The teacher movements across the country are clearly being driven by a partisan agenda.
If it was truly a grassroots movement, you wouldn’t see cookie-cutter movements happening in targeted red states during an important election year.
If it was truly about education, the movement in Arizona would have played out differently. There was absolutely zero chance of anyone outside of the pre-selected leadership group influencing strategy in any way. If someone disagreed with Red for Ed (read: progressive) doctrine, they were quickly censored.
Noah Karvelis is the Donald Trump of educational politics. He tapped into the emotions of an aggrieved profession, and then manipulated people’s anger into support for a self-destructive strategy.
Teachers don’t need more money to do the same job.
The job needs to change. Teachers need more professional freedom. Teachers need a more sustainable working environment.
We don’t need newer versions of textbooks. We need to re-evaluate how and why we use textbooks.
We don’t need more school psychologists. We need to create a healthier psychological environment for our students.
Young people have a natural curiosity about the world, and an innate sense of what’s meaningful in their society. That should be harnessed and nurtured. Right now it’s being stifled by an increasingly controlled learning environment, driven by universal “college prep” standards, drilled by endless standardized tests.
We need a new model of education in America.
It starts with a new method of evaluation. Right now we measure using test scores. Better test scores means better school. Better test scores means better student.
This method of evaluation doesn’t work. Sure, it makes things easy for a politicians, administrators, and college admissions officers. One clean number to compare schools and students. A clear goal to focus energy.
But it’s destructive to authentic learning, and it perpetuates the current system which is costly and ineffective.
You can’t measure learning. You just can’t. Every student is wired differently, has different proclivities, passions, demeanors, etc.
You can’t measure everyone with the same damn test.
I’ve known brilliant students who were crappy multiple-choice test takers. Young people with the talent to become productive team members or entrepreneurs … punished under this backwards system.
Standardized education causes you to demand the same skill-set from different people. It doesn’t work. Kids rebel.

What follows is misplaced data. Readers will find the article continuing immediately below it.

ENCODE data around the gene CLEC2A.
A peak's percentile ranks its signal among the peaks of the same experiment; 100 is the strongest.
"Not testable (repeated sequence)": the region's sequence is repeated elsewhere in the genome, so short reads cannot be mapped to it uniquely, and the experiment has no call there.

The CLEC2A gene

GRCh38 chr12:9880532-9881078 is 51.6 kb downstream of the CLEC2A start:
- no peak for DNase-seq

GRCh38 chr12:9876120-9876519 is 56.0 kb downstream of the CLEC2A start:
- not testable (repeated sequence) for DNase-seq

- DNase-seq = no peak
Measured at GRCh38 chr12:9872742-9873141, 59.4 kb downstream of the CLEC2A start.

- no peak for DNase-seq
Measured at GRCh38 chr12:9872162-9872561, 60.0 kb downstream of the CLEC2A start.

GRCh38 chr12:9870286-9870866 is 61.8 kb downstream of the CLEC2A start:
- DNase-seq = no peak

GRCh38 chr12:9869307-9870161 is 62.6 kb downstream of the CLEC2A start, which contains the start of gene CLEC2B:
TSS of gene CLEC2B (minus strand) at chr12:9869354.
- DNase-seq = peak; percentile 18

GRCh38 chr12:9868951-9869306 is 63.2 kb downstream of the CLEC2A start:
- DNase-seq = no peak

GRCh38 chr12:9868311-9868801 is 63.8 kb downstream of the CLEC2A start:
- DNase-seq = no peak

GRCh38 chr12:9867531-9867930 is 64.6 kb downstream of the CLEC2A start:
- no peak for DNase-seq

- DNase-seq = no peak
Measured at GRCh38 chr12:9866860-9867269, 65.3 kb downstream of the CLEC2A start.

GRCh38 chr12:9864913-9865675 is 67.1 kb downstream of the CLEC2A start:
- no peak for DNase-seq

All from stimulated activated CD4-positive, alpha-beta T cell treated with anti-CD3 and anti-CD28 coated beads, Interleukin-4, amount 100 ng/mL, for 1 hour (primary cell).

I know bright students who refuse to do academic work for the simple reason that someone told them to do it. Their fiercely independent mindset is punished in schools, when it could be harnessed into productive outlets.
Instead of allowing a variety of human flourishing, schools reward blind obedience to authority and punish originality. Over time, certain students start to internalize the punishment, and the negative consequences multiply.
Don’t worry, we can evaluate schools and student performance with something other than standardized test scores.
How do we evaluate the quality of music? How do we figure out the best restaurants? How are the Phoenix Suns going to decide who to choose with the first overall draft pick?
Nor would a lack of standardized testing automatically create a lack of rigor or accountability. Those high expectations can be reinforced through other means. Qualitative assessments can be just as rigorous as quantitative assessments.
Eliminating standardized tests won’t solve all the problems of school, but it’s the biggest first step.
When standardized tests are removed as the method of evaluation, other benefits and reforms will unfold from there. It will change pedagogy, required curriculum, professional development, school culture.
Focus will return to the intangible things that everyone already knows are more important: Love of learning. Discovering one’s passions. Creating something meaningful. Getting lost in a good book, or going on an internet deep dive. Having a lively conversation. Proving a point. Solving a problem.
Maybe my vision is a pipe dream. Maybe standardized tests have some virtue I’m not seeing. Maybe they’re too politically entrenched. Even if we did get rid of them, they’re just one of many obstacles to shaping authentic learning communities.
Either way, this type of conversation needs to happen, and it’s been lost in the manufactured populism of this education movement.
As Bob Dylan (a college dropout) once wrote, the times they are a changin’.
We need an education system that can keep up.
This was the third and final post in my Red for Ed reflection series.
Part 1: “A Red for Ed Reflection — Part 1”
Part 2: “The So-Called Vote“